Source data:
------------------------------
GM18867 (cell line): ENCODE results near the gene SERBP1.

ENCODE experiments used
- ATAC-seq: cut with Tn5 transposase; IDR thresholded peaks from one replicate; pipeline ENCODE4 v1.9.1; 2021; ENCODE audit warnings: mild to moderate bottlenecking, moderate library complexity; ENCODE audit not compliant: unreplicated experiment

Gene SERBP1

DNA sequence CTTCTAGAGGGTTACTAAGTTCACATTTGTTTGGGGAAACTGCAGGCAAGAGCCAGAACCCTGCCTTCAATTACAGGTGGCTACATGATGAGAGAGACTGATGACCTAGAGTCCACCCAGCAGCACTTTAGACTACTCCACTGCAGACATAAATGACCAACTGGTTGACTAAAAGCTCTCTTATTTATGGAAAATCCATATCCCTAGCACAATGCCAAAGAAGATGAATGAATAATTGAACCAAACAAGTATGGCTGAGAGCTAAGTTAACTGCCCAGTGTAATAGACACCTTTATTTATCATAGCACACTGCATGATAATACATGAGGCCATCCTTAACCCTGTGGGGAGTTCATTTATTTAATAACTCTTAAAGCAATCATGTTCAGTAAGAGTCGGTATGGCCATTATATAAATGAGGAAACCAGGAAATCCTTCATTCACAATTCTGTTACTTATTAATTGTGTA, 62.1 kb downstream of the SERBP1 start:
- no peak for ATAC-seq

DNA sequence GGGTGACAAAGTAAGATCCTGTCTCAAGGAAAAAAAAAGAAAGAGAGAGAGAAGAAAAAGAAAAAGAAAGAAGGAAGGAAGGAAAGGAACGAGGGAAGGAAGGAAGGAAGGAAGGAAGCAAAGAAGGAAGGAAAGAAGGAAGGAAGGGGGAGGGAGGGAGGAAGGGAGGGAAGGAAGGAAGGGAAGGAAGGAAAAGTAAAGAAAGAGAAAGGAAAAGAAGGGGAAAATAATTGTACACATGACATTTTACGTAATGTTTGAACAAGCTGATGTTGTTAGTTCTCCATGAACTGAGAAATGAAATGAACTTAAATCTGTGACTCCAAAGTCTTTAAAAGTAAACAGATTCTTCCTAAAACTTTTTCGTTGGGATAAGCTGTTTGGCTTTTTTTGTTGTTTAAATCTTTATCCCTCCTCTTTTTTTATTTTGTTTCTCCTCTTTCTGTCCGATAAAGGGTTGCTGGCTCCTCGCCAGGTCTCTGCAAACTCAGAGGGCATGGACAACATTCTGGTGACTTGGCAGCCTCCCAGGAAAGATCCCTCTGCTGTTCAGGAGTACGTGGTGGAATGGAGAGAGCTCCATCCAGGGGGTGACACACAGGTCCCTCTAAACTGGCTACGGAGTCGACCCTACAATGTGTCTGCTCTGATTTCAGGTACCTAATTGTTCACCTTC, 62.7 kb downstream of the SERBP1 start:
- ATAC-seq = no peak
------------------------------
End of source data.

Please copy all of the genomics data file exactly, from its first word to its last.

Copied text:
GM18867 (cell line): ENCODE results near the gene SERBP1.

ENCODE experiments used
- ATAC-seq: cut with Tn5 transposase; IDR thresholded peaks from one replicate; pipeline ENCODE4 v1.9.1; 2021; ENCODE audit warnings: mild to moderate bottlenecking, moderate library complexity; ENCODE audit not compliant: unreplicated experiment

Gene SERBP1

DNA sequence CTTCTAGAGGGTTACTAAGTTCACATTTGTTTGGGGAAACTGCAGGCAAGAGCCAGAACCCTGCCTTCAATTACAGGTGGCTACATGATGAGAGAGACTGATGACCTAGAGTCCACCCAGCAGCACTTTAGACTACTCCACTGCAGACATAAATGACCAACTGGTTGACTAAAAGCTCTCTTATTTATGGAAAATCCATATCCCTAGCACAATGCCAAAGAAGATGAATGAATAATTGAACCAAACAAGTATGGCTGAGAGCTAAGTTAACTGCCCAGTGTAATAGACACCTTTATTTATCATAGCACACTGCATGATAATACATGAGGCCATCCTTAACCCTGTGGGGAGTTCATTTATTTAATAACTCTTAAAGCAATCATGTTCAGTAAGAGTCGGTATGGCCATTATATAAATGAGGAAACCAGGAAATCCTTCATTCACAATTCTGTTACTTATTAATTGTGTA, 62.1 kb downstream of the SERBP1 start:
- no peak for ATAC-seq

DNA sequence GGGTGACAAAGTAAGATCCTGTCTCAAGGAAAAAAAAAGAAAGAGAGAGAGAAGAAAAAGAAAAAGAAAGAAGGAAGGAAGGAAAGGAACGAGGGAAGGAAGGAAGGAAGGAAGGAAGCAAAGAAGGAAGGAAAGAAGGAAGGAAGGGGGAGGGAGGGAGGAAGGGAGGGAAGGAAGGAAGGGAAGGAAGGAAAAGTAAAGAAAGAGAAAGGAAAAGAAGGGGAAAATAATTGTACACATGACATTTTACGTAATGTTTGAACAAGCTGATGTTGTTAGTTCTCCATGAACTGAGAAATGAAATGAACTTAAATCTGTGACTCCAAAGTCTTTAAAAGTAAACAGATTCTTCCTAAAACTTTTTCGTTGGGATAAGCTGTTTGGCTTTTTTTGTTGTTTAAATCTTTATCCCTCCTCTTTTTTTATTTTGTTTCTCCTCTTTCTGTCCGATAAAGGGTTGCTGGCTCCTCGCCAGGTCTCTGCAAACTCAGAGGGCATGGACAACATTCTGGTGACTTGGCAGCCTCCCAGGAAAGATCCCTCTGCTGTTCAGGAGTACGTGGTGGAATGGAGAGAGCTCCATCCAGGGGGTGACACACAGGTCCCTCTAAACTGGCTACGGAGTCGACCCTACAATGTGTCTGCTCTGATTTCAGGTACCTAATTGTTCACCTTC, 62.7 kb downstream of the SERBP1 start:
- ATAC-seq = no peak